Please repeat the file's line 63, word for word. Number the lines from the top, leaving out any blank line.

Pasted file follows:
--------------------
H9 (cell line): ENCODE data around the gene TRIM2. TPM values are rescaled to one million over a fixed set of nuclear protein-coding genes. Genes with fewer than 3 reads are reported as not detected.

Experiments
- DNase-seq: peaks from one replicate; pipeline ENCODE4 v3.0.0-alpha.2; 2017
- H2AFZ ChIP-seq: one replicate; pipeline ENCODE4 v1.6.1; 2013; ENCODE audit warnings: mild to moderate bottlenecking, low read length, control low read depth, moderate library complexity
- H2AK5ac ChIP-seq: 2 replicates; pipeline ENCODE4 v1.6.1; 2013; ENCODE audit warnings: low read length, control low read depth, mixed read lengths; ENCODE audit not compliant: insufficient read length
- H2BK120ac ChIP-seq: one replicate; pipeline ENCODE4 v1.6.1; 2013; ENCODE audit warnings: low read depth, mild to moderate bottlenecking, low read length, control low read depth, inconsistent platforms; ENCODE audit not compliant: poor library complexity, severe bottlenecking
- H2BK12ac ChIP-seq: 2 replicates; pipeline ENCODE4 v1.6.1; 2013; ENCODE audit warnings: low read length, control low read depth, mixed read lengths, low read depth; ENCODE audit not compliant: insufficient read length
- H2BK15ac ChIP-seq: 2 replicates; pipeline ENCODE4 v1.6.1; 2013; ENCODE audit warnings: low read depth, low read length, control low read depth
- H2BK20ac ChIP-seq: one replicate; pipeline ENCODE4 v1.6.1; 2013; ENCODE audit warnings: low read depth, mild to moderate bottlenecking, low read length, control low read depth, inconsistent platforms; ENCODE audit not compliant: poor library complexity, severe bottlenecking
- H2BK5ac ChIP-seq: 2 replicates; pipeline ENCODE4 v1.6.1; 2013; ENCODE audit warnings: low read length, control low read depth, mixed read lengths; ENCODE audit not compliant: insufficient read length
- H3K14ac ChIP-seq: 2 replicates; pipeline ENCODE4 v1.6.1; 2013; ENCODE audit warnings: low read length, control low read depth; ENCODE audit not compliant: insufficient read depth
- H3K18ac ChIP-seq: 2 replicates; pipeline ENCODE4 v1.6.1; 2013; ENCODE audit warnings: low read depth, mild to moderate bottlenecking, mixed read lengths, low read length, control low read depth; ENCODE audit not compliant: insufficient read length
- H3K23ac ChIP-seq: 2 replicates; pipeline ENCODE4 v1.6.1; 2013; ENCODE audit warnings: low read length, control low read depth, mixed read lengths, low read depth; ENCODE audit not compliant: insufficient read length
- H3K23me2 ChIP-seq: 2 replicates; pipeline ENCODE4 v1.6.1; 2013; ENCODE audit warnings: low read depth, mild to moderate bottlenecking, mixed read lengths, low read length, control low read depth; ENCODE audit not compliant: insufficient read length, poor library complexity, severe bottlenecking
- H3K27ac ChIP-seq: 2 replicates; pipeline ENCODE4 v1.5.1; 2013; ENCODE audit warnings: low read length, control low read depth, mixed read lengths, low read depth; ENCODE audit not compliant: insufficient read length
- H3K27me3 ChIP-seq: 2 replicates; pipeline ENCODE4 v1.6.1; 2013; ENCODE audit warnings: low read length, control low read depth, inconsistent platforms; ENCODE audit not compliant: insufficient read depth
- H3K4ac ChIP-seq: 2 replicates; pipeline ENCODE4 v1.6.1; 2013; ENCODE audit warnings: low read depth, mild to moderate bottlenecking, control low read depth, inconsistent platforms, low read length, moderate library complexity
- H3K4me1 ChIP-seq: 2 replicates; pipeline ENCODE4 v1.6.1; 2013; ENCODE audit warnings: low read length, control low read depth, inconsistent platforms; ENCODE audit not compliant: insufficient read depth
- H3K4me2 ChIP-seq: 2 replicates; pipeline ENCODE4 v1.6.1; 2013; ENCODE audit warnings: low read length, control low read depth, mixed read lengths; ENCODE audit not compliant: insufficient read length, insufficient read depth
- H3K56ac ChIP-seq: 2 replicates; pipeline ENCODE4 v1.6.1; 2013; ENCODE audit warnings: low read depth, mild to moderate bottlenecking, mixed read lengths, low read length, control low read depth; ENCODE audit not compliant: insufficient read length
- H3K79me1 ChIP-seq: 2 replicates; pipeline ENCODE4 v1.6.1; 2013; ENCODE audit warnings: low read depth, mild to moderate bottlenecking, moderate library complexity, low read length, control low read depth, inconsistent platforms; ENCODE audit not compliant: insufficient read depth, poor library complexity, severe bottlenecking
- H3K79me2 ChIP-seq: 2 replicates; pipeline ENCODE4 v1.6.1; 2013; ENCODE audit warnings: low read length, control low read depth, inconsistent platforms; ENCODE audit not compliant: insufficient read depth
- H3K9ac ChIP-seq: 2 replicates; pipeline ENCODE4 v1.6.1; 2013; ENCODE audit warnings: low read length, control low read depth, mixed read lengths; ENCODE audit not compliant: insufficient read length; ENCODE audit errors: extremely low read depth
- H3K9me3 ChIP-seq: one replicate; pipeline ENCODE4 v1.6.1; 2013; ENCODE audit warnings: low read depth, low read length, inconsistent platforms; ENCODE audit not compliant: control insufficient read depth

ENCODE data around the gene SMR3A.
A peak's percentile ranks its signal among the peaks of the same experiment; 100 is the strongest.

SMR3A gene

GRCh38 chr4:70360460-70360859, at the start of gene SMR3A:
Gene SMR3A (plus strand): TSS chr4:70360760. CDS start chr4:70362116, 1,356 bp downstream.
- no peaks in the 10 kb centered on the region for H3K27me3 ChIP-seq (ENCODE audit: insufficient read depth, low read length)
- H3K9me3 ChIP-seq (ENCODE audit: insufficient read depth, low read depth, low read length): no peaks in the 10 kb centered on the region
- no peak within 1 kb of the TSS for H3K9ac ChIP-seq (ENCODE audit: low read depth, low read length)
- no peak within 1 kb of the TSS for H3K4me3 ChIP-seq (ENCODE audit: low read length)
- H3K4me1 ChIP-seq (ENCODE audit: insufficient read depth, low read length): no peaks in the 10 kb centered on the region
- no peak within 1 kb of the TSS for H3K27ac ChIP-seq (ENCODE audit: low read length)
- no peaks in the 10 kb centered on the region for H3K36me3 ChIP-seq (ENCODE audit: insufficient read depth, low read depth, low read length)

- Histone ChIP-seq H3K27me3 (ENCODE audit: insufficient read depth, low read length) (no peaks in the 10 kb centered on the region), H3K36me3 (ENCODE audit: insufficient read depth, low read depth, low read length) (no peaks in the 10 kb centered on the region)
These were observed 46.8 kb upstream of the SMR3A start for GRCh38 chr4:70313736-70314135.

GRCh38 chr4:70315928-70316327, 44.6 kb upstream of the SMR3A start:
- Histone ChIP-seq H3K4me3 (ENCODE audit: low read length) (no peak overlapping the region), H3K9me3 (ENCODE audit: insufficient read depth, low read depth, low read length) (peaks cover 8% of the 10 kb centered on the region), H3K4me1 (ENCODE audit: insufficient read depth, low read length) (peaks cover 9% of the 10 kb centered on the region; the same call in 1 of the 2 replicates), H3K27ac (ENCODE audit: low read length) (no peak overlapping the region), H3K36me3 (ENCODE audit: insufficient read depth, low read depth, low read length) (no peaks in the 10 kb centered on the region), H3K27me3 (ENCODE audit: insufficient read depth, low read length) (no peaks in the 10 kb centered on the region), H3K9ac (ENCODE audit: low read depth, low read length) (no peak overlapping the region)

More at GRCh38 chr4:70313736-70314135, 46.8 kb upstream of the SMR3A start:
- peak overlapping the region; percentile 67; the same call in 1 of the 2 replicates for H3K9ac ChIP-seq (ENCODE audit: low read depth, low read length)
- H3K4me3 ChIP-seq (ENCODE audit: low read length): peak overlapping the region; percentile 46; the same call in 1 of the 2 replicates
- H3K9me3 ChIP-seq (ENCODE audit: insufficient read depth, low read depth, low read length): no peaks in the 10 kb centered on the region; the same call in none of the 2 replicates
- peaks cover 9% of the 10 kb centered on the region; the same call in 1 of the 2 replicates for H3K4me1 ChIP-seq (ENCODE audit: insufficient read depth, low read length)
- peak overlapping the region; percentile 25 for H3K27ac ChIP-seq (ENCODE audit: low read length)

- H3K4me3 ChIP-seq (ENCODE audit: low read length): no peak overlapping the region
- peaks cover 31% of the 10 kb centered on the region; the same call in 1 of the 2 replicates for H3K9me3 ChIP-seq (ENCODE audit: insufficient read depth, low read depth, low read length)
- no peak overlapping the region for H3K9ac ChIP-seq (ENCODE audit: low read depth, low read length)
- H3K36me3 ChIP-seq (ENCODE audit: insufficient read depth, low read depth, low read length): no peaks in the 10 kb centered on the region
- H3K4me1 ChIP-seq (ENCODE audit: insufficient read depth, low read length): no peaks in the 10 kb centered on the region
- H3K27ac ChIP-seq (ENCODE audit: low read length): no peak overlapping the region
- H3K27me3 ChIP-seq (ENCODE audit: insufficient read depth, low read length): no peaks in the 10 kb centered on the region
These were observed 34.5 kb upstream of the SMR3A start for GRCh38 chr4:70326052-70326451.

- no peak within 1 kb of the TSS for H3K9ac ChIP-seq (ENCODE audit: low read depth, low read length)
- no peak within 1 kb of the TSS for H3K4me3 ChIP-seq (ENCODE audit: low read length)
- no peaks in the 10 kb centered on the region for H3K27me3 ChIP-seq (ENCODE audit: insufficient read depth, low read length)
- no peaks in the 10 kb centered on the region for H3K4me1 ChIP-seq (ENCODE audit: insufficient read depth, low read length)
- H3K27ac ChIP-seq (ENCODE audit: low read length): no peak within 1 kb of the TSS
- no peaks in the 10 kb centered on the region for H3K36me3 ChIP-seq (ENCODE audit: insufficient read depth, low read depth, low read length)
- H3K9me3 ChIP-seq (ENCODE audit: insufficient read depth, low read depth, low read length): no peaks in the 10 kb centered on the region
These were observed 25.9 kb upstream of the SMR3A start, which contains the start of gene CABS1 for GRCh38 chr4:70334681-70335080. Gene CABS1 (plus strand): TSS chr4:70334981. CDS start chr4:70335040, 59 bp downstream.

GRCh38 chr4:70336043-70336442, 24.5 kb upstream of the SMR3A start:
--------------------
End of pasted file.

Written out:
GRCh38 chr4:70336043-70336442, 24.5 kb upstream of the SMR3A start: